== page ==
Category Archives: Thoughts

Hard-wired Indicators

I was waiting in line, actually, more like in dot, because I was the only person waiting, at my favorite coffee shop, for the restroom. I see the light is on, I figure it’s occupied. I go outside for a smoke, I come back… still occupied.

Took me more than 10 minutes to figure “hey, no one is coming out. Maybe because there’s no one inside?”

I go to check, and yes, indeed the restroom was available.

We have these hard-wired indicators in our head. At least that’s a better situation than wrong indicators.

Oh damn, when I left I forgot the lights on…

Antranig Vartanian

July 20, 2022

The apartment building in front of our house feels like the United Nations. There’s so many flags.

The obvious one is, of course, the flag of Armenia. Then there’s the flag of Nagorno-Karabakh. The new wave of migrants means that there’s also an Ukrainian flag. I’ve seen some other flags too, but not sure which country was it.

Our balcony is small, if it was bigger I’d join them too. Also, we’re on the last floor where everyone would be able to see the flag.

Wave your flags, folks!

Moving (back) to WordPress

Our story starts 2-3 weeks ago, when my younger sister asked me to open a blog for her (it runs in the family, I think). Like any sane person, I created a FreeBSD Jail, configured its networking and followed an online article on how to deploy WordPress on FreeBSD. That’s the proper way to do it, right?

And I fell in love! Last time I used WordPress was in 2018, but this time it felt different, I’m not sure why (yet), but it feels like it came back to its roots. It has a simple screen that helps you to write.

Usually, I would say that tools don’t matter, and yet, I (narcissistically) rant about tools and that Docker is awful FreeBSD Jails is amazing. But I think that tools matters, they always mattered, it’s just that, we say such things in order to not sound like gatekeepers to newcomers.

Next was my girlfriend Lilith, she migrated from Blogspot to WordPress, she also blogged about that. Also deployed in a FreeBSD Jail in my home server.

Before making such decisions I look at data, so I downloaded my posts and did Unix magic.

$ xmlstarlet select -t -v '/ul/li/span' posts.txt | cut -d ' ' -f 3 | sort | uniq -c | sort
   2 2017
   2 2019
   3 2018
   7 2020
  14 2022
  29 2016
  35 2014
  47 2021
  90 2015

This comes from my Armenian blog, where I used to have WordPress, and yes, during 2015 I was very busy AND I used WordPress.

My Armenian blog is my “lab”, so I moved it not only to WordPress, but to a whole new domain, a Unicode domain with a Unicode TLD, անդրանիկ.հայ.

My English blog used to live at https://antranigv.am/weblog_en/, so I migrated it to a new subdomain, weblog.antranigv.am.

Migrating from Hugo to WordPress is not what I want to talk about, that’s a story for another day and that day is tomorrow!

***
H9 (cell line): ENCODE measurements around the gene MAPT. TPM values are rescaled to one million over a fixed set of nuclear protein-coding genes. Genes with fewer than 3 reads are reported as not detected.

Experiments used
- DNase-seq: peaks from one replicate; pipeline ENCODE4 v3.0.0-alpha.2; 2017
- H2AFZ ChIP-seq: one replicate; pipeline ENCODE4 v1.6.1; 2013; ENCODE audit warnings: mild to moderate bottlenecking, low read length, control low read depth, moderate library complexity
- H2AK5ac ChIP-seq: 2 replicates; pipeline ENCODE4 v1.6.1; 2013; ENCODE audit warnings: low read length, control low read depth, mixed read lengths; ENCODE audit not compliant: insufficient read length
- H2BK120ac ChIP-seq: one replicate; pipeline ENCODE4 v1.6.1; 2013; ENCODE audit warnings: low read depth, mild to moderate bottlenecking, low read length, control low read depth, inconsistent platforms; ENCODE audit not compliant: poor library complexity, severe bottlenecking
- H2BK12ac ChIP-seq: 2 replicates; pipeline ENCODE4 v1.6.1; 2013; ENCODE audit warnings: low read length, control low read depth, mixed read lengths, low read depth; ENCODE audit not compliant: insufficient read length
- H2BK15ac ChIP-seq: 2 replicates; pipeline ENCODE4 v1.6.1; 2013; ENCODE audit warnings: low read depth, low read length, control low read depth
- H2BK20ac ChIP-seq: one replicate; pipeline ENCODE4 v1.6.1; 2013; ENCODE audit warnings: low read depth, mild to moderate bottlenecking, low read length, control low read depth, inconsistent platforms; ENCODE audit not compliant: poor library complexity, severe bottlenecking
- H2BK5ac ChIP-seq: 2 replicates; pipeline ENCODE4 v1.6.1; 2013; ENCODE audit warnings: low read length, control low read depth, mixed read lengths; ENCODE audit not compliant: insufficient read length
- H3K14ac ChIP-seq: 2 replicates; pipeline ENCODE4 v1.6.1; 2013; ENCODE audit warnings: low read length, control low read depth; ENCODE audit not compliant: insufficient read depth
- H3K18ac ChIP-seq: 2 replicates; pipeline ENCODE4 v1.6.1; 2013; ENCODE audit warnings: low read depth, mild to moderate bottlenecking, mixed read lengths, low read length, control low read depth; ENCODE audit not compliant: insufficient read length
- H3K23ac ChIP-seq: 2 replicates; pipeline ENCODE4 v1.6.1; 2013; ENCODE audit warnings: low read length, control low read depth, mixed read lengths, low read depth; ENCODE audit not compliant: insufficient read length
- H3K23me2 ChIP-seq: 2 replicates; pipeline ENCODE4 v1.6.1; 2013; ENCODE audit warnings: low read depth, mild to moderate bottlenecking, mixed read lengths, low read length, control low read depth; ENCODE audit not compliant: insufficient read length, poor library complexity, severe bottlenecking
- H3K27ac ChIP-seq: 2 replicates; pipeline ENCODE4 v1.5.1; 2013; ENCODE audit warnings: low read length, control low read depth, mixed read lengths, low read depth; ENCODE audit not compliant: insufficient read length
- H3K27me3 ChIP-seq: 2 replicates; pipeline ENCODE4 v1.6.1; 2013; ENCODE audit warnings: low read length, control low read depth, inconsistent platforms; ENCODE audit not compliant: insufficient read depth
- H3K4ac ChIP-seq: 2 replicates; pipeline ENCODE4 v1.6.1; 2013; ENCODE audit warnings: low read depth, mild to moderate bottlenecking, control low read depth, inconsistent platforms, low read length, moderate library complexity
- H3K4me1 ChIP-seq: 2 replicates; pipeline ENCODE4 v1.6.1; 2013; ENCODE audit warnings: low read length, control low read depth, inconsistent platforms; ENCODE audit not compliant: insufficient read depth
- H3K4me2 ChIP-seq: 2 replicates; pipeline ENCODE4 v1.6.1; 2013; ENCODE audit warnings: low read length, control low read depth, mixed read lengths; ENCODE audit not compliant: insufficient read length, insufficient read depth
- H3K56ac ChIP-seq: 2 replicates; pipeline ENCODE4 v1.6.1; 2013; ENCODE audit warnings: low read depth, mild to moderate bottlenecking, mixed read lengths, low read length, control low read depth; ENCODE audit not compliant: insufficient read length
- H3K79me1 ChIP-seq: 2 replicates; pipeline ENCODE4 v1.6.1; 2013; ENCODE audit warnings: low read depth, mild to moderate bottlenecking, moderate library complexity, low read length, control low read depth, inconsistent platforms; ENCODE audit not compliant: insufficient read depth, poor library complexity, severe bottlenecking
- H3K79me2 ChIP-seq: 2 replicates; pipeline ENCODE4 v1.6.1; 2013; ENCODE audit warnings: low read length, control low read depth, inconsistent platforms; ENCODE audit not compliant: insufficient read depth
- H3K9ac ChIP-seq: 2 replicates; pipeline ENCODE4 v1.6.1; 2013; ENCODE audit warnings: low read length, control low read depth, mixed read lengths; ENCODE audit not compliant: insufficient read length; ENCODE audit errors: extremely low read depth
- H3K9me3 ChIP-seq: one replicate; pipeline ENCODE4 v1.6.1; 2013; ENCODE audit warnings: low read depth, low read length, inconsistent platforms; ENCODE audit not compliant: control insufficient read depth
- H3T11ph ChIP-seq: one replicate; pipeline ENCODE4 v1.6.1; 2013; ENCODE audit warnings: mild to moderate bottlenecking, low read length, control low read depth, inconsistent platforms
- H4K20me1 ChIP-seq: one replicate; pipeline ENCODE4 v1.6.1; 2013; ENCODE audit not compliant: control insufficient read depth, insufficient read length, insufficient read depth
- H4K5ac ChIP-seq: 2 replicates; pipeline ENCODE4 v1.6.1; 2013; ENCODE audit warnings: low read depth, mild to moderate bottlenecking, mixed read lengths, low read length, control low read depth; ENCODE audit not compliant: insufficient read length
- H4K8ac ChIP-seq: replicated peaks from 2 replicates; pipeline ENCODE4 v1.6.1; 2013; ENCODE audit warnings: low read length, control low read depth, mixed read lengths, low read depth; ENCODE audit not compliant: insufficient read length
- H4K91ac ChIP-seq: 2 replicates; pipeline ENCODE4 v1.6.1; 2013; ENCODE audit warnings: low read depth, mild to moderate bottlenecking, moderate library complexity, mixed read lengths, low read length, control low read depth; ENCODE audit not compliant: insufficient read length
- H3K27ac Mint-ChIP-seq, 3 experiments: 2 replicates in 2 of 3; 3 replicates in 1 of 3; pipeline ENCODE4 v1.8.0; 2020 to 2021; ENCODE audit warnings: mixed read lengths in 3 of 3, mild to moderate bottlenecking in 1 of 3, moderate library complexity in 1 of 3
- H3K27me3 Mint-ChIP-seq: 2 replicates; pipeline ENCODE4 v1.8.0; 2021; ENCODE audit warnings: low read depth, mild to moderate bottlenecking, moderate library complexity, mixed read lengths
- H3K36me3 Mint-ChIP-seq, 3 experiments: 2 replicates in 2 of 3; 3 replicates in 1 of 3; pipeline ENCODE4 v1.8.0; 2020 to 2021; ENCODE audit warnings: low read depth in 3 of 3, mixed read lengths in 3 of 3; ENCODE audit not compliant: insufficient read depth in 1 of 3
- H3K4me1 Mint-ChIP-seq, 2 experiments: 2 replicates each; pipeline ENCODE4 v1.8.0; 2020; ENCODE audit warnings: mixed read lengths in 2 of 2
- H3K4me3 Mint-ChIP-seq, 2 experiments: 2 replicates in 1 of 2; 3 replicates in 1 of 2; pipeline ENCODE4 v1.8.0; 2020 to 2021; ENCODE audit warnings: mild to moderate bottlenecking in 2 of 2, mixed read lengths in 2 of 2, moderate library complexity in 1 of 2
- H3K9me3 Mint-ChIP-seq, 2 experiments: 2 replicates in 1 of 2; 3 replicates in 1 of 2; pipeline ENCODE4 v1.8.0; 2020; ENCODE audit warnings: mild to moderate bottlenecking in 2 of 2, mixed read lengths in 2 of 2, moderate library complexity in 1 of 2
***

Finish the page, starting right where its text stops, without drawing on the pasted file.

I did some basic things on WordPress, such as disabling comments, which incidentally Rubenerd just blogged about and I added “Reply via email” as noted in Kev’s blog.

Oh and I added a plugin that publishes all the articles to ActivityPub, now you can follow @antranigv@weblog.antranigv.am from Fediverse (e.g. Mastodon, Pleroma, etc).

In the first week I blogged more on my Armenian blog than I did in months.

Expect a flood of posts (well, not really, more like 2-3 posts a day).

That’s all folks…

Techlife Crisis

This is another migration story, like the one that I wrote back in 2020. Unlike the other story, the motivation of this migration is totally different. It’s emotional instead of technical.

Last year a friend of mine got a new job that I referred her to. She passed the interviews and I helped her to get on-boarded as the employer was a friend of mine and I was pretty familiar with their product. The job was remote and she didn’t have a good laptop. Since I have many laptops I ended up giving her my ThinkPad T480s where she ran Ubuntu. As you can tell the employer was a VERY close friend of mine 🙂

All of this meant that I moved back to my MacBook Pro running macOS. I used to like macOS, for me it was always a rock-solid UNIX system with a proper graphical interface.

Unfortunatly these years the UNIX part is not solid anymore and the graphical interface is more iOS-y eye candy than a proper desktop interface.

But I was okay with that, since I spent most of my time in a terminal running vim, ssh, etc. I’d run typical work apps like Mail.app with GPGSuite and a Slack browser client.

But then something snapped in me. I think it was after the car accident. I spent two weeks at home, not able to work. So I started coding on my open-source projects again, doing some patches in FreeBSD, improving code on software that I like and so on.

I realized that I’ve been an Open Source advocate for years, and yet I was in the Apple ecosystem. Not that I don’t like the Apple ecosystem, don’t get me wrong, but as someone who’s been telling the government to use open source, helping them migrate, giving lectures to students about the open source movement and its history, I felt… bad.

I had this MacBook Pro laptop and this iPhone that both control me more than I can control it.

I contacted my friend again, asking if we can swap the laptops and she told me yes. She actually ended up working at our company and now she has a fancy new MacBook Pro while I came back to my lovely ThinkPad T480s running FreeBSD like I wanted in the first place.

As I mentioned, this time it hit me hard, so I decided to escape non-OSS things completely and now I’m running a Pixel 2 with Lineage OS.

There’s a whole story on how I got that Pixel 2 at this day and age and that story is coming soon. And the funniest thing is, as soon as I completed my transaction/migration to Open Source, I got the news that Apple Pay will finally work in Armenia.

Open Source changed my life when I was a kid in Syria, I learned more about computers because of Open Source and while I got distracted with the cute and nice macOS for a while, it’s time to come back home.

Here’s a screenshot

That’s all folks!

The long awaited vacation

It’s finally here and I cannot believe it. I’ve been waiting for this for a long-long time.

We started illuria Security on… wait let me check.

$ whois illuriasecurity.com | grep -i creation
   Creation Date: 2018-05-15T16:51:31Z
Creation Date: 2018-05-15T16:51:31.00Z

Ah yes, more than 3 years now. I never had a vacation since we started the company.

Every time I told myself “Okay, you will have relax time during the weekend” I ended up coding, if not for the company software then at least for something related to it. A patch in rc.d here, a shell script there.

But now, I’ve grown (I think), I finally know the value of the self. If I’m not good, then the company is not good, if I’m tired, then the company will be tired.

So, for once, all of the co-founders decided to take a proper vacation. We are all still online, because that’s what the world expects from us these days, but at least I’m not coding in Elixir or writing Shell.

Here are some thing that I wanted to do for a LONG time.